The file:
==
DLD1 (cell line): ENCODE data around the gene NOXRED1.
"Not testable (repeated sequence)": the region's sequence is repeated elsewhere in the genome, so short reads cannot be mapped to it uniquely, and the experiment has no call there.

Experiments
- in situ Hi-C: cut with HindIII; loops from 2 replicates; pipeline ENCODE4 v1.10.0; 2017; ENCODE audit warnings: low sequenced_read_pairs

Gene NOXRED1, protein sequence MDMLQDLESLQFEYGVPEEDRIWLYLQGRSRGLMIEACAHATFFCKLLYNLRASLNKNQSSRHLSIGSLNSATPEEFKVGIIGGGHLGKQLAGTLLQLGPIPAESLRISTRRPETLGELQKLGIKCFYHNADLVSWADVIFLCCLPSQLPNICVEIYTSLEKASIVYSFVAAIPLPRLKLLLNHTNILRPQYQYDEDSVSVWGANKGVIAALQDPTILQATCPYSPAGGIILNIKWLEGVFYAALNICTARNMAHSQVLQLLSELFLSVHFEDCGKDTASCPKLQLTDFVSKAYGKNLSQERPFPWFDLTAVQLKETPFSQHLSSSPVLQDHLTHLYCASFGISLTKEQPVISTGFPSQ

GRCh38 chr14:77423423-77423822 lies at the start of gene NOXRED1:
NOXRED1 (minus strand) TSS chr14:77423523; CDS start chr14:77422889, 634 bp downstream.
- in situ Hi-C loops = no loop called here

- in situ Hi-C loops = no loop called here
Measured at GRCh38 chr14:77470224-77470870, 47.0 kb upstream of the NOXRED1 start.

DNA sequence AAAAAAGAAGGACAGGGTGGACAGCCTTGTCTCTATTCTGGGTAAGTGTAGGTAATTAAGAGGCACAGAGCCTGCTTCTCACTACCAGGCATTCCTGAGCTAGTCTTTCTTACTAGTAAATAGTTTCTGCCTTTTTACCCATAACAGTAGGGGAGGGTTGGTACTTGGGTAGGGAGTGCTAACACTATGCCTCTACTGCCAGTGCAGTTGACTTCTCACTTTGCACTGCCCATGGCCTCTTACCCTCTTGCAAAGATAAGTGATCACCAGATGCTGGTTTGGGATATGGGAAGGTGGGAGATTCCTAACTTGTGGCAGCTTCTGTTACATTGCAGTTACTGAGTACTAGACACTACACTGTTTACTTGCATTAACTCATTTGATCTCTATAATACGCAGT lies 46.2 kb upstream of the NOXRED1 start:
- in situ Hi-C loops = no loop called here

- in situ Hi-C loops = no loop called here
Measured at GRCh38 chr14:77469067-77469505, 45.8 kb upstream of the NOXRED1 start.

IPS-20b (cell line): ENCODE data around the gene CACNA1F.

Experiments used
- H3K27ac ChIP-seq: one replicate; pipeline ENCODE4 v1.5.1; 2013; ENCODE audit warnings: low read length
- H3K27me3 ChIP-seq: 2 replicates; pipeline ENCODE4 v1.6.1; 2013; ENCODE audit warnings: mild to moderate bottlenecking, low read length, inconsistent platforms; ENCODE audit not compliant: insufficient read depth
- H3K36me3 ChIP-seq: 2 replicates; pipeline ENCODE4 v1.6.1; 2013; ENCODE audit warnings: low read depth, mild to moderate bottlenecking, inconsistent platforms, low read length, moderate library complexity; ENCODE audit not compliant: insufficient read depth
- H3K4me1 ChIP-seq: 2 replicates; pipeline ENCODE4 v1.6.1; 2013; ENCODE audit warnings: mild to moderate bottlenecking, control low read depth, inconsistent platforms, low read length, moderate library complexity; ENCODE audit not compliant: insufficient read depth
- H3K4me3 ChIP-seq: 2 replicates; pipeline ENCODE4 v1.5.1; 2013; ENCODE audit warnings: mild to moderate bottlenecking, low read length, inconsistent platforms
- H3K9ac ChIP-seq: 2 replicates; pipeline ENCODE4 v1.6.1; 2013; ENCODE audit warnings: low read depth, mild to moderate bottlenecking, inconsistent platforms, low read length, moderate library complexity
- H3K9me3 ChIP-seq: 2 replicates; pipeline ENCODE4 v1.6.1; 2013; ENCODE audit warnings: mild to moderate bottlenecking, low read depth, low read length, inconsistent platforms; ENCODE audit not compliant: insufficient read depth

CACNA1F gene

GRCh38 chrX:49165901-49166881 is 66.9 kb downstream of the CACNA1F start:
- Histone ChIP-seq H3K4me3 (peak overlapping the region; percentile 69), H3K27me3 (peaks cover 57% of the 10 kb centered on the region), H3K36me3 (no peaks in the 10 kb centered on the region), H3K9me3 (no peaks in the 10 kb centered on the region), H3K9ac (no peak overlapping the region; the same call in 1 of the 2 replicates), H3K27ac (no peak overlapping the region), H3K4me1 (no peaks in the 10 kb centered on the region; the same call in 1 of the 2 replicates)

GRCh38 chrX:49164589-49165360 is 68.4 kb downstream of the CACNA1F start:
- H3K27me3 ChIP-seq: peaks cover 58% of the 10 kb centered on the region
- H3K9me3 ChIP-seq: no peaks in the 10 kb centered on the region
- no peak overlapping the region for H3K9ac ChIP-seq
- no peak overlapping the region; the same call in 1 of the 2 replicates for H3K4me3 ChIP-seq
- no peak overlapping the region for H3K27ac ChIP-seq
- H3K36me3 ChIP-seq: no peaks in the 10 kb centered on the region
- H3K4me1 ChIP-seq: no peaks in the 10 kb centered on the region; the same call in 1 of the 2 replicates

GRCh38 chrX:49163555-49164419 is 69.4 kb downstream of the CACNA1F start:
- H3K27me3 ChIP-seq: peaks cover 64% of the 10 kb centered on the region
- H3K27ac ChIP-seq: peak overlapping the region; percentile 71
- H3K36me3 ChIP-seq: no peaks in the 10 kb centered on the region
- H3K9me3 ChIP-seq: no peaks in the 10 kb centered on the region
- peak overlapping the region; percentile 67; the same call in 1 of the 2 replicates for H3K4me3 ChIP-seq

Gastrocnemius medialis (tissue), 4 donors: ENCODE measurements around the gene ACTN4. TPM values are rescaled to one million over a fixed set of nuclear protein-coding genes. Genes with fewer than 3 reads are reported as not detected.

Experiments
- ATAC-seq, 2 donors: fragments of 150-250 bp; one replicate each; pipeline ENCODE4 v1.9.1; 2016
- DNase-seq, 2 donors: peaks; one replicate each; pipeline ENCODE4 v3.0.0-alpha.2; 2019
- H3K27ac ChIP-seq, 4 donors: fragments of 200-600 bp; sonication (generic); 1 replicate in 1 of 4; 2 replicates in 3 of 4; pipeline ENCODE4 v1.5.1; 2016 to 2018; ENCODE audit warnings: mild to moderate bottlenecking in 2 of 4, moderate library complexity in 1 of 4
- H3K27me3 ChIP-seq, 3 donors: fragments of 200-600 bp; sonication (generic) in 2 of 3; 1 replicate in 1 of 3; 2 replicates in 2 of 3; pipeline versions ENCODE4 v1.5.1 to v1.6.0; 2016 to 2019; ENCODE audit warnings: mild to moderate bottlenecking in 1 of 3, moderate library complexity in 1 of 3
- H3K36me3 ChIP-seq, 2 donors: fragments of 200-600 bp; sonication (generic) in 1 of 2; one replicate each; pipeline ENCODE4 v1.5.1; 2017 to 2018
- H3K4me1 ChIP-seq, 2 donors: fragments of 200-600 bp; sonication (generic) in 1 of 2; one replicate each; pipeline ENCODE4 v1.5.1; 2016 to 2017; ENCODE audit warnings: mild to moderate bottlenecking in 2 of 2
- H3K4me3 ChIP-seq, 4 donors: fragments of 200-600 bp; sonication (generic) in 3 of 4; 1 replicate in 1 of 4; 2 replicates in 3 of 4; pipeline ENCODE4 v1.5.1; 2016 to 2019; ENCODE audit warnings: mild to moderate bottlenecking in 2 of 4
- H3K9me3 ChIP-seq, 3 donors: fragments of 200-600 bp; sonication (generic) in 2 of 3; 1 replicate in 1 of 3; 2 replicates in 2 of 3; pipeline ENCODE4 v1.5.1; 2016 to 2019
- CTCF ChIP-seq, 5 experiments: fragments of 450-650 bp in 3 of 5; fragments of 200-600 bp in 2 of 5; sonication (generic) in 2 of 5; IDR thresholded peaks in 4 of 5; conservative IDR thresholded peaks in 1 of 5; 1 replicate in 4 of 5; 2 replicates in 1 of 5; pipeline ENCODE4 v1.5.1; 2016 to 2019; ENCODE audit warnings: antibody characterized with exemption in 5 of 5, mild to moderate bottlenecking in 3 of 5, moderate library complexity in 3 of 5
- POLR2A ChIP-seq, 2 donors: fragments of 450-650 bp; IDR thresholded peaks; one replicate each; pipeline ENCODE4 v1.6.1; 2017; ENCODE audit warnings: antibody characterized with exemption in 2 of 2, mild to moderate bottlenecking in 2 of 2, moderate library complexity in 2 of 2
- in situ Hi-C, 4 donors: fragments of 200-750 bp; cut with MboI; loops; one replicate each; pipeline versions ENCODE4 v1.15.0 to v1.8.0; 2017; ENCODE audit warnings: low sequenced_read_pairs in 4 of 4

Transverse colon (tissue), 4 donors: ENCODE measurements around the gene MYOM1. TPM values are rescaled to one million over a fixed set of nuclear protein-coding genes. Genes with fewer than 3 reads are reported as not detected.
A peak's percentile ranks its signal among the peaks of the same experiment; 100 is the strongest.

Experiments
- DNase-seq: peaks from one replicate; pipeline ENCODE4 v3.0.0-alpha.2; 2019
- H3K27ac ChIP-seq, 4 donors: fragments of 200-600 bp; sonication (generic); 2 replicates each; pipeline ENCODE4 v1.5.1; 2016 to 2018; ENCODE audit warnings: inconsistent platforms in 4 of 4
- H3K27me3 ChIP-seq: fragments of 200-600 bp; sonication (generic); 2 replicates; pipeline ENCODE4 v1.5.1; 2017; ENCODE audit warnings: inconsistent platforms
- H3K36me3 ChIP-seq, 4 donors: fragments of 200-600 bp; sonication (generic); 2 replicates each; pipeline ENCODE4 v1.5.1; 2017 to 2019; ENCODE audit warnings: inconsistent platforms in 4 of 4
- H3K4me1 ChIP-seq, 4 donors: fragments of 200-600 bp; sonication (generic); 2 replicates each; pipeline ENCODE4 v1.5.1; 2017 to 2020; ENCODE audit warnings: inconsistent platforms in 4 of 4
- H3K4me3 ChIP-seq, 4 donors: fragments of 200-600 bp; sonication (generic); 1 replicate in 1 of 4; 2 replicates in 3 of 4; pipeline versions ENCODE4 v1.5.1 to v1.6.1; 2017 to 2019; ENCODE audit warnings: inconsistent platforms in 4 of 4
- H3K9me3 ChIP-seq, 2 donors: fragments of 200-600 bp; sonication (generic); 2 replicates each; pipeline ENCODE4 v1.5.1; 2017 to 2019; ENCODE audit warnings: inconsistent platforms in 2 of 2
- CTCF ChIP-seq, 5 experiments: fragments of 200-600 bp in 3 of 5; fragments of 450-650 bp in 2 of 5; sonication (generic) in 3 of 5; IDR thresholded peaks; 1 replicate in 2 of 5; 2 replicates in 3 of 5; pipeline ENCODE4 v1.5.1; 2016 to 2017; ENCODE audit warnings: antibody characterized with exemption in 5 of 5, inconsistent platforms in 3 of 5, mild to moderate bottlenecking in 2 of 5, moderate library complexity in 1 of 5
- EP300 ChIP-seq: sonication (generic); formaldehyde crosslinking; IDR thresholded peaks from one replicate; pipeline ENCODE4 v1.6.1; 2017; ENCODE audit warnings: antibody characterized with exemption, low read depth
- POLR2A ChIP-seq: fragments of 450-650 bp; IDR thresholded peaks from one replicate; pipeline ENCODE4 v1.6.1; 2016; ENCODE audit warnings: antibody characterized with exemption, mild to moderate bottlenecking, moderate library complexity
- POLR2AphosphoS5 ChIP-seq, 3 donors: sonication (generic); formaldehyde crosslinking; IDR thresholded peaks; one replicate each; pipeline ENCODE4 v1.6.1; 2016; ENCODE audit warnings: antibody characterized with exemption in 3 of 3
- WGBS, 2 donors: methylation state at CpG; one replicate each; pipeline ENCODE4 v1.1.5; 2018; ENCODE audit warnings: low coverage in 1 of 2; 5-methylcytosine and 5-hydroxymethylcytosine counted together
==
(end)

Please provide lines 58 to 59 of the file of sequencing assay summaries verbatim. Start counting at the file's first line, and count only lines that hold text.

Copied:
- H3K27ac ChIP-seq, 4 donors: fragments of 200-600 bp; sonication (generic); 2 replicates each; pipeline ENCODE4 v1.5.1; 2016 to 2018; ENCODE audit warnings: inconsistent platforms in 4 of 4
- H3K27me3 ChIP-seq: fragments of 200-600 bp; sonication (generic); 2 replicates; pipeline ENCODE4 v1.5.1; 2017; ENCODE audit warnings: inconsistent platforms